The aim of artificial intelligence research is to develop a machine capable of undertaking any cognitive task that the human brain can perform, writes Simon Stringer at the Oxford Laboratory for Theoretical Neuroscience and Artificial Intelligence. The intellectual flexibility of this artificial general intelligence (AGI) would surpass even the best AIs available today, whose performance is limited to specific spheres such as playing games or recognising images.

We need to pay close attention to the architecture of the brain, and especially how real neurons communicate, if we are going to understand the biological foundations of consciousness and develop AGI machines.

What is artificial general intelligence (AGI)?

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AGI would replicate brain function in computers. It would create a machine that can perceive and interpret its environment at every spatial scale, use this rich sensory information to learn causal relationships in the world, and then process its knowledge to produce intelligent behaviour in any complex real-world environment.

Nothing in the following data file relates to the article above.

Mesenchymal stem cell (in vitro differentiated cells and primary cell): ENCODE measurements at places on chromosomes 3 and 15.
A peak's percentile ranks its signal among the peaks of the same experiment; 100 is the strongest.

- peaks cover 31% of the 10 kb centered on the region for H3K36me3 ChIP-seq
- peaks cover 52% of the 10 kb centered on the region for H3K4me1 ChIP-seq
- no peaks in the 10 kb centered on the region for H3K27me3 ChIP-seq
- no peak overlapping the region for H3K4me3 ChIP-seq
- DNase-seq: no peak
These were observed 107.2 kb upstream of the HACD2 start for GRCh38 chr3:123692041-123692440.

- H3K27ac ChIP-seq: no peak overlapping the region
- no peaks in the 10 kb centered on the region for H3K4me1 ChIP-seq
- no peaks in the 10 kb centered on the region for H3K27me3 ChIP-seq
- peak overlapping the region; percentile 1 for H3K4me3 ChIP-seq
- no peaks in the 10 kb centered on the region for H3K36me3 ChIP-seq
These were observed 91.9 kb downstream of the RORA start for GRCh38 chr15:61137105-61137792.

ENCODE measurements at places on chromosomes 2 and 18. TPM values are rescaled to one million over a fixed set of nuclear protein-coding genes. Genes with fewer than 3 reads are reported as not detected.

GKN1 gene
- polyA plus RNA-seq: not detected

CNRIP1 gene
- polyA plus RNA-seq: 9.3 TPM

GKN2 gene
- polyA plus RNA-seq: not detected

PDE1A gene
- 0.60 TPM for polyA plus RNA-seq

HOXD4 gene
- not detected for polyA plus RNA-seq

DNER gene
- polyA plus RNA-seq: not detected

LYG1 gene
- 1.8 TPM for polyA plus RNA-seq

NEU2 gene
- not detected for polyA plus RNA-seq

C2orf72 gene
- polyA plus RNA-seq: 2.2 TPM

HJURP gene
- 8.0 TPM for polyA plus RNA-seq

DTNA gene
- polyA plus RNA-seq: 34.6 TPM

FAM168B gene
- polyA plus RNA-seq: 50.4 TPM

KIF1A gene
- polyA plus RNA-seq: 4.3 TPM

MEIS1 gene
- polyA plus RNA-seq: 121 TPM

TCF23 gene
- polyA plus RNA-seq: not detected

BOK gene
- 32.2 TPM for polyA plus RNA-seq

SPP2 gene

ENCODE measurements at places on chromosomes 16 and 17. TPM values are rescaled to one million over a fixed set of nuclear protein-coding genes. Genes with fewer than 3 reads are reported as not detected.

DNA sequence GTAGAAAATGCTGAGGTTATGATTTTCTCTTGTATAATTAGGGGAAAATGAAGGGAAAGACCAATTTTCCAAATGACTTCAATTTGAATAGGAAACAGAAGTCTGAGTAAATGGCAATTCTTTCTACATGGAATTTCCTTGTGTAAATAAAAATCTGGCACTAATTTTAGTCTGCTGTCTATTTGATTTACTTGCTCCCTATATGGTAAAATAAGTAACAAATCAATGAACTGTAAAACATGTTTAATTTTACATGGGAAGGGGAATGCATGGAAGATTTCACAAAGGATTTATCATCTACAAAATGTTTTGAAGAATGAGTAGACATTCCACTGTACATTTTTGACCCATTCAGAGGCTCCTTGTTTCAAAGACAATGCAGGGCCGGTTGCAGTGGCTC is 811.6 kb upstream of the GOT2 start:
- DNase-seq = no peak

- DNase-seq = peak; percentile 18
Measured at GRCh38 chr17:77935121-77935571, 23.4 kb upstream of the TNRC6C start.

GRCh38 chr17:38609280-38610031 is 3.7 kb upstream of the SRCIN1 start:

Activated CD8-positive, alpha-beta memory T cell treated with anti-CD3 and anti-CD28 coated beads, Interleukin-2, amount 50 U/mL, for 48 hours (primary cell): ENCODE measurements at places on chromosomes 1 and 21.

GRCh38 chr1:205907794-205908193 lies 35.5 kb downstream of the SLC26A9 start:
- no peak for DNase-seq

Why does AGI matter?

AGI will open up a much broader range of applications in machine intelligence and robotics across industrial sectors such as social care, manufacturing and defence. For example, smart vision could be used to spot when an elderly person has fallen at home. This is still a big challenge for current AIs, while human vision can solve the task effortlessly. Brain-inspired neural networks are also being applied to military problems — they could, for example, be mounted on autonomous drones to spot enemy tanks and other military vehicles.

Limitations of today’s AI

Google’s deep learning neural networks learned to recognise cats after training on millions of random images from the internet. However, these artificial networks do not “see” the cat in the same rich semantic way as the brain. Instead, they simply respond on a “yes/no” basis depending on whether a cat is present or not. Computer experts can easily trick such networks into making mistakes, by manipulating images in a way that AGI would spot immediately.

Lessons from the brain

In contrast, when humans look at an image of a cat, we see the hierarchy of features that comprise the animal such as the mouth and head, including how these features are related to each other. Such semantic…

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Source: www.ft.com